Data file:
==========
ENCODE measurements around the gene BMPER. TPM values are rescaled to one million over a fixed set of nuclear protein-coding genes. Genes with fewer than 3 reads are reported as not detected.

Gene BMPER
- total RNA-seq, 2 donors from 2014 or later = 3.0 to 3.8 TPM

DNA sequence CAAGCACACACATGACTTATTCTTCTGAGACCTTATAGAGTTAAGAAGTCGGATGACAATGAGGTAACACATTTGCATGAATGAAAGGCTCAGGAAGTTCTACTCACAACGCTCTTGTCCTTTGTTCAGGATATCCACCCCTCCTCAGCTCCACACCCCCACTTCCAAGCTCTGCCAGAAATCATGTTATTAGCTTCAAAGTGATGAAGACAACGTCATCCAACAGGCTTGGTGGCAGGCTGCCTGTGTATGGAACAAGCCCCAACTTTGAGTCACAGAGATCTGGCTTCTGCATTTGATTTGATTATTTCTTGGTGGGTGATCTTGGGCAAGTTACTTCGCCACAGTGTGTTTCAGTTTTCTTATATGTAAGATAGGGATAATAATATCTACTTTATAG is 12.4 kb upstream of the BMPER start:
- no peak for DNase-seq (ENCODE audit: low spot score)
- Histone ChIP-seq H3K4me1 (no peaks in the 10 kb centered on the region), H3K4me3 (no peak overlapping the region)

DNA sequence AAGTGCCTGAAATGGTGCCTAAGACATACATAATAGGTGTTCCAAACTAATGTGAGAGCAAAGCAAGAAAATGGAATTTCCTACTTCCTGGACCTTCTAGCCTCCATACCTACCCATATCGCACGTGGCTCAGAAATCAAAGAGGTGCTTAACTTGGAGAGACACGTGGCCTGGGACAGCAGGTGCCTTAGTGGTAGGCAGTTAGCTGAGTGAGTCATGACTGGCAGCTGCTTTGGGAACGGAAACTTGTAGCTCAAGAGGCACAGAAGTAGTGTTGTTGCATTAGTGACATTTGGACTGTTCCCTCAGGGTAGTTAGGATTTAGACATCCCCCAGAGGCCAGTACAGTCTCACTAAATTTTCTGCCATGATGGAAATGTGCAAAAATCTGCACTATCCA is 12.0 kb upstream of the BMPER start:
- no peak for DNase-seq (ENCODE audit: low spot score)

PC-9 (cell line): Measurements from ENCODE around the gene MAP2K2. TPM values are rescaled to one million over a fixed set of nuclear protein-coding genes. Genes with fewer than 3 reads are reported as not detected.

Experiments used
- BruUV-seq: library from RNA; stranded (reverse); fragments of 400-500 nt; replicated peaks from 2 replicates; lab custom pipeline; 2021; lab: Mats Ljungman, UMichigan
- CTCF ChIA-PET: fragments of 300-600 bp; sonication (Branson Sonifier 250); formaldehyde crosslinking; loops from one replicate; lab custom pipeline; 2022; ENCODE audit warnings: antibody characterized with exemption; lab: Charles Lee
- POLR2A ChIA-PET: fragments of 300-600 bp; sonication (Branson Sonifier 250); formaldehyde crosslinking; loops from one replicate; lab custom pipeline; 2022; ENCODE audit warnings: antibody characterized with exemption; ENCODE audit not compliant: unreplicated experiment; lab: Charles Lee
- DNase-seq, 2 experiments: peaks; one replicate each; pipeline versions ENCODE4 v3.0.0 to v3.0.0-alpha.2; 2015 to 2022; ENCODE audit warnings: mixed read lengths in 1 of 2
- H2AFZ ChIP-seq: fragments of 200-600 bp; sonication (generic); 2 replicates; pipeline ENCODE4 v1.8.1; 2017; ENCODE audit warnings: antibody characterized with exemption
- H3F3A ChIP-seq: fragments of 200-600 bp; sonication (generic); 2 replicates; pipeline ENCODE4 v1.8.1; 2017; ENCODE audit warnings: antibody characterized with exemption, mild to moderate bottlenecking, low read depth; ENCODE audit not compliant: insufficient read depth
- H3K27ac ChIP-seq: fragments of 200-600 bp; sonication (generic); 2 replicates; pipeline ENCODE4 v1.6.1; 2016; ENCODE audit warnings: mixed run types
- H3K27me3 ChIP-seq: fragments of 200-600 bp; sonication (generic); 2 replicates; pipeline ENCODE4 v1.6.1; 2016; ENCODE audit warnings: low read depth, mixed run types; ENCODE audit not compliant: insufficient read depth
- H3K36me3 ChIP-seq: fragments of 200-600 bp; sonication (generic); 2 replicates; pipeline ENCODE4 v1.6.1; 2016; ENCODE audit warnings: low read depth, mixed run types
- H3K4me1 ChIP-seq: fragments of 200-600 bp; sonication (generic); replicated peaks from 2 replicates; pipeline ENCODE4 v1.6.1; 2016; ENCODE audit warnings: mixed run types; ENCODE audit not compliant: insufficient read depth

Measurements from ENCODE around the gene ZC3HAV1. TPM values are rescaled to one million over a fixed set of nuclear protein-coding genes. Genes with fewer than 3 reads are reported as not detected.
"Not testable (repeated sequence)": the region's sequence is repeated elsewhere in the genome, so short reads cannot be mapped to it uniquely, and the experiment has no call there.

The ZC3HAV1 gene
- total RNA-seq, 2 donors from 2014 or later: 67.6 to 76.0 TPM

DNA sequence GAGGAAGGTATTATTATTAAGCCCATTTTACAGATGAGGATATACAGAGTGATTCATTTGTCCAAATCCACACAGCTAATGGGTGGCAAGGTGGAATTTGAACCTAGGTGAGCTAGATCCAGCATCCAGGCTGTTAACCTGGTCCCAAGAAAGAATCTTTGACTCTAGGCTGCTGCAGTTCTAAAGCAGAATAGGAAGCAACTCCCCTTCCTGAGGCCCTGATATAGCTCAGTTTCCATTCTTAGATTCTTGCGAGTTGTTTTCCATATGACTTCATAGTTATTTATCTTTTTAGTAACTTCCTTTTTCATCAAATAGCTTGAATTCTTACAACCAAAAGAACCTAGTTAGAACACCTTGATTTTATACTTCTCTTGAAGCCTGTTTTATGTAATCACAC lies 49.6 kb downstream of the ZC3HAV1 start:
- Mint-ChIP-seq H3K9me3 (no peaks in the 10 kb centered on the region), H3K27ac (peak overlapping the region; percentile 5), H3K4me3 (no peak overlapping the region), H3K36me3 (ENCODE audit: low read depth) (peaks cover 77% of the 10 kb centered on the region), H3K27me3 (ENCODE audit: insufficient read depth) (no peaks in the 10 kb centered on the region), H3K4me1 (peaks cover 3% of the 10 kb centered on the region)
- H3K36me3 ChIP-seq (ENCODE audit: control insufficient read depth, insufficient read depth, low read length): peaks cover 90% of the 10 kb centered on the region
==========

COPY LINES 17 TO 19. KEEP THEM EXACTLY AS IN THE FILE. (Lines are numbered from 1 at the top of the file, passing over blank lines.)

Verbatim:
- H3K27ac ChIP-seq: fragments of 200-600 bp; sonication (generic); 2 replicates; pipeline ENCODE4 v1.6.1; 2016; ENCODE audit warnings: mixed run types
- H3K27me3 ChIP-seq: fragments of 200-600 bp; sonication (generic); 2 replicates; pipeline ENCODE4 v1.6.1; 2016; ENCODE audit warnings: low read depth, mixed run types; ENCODE audit not compliant: insufficient read depth
- H3K36me3 ChIP-seq: fragments of 200-600 bp; sonication (generic); 2 replicates; pipeline ENCODE4 v1.6.1; 2016; ENCODE audit warnings: low read depth, mixed run types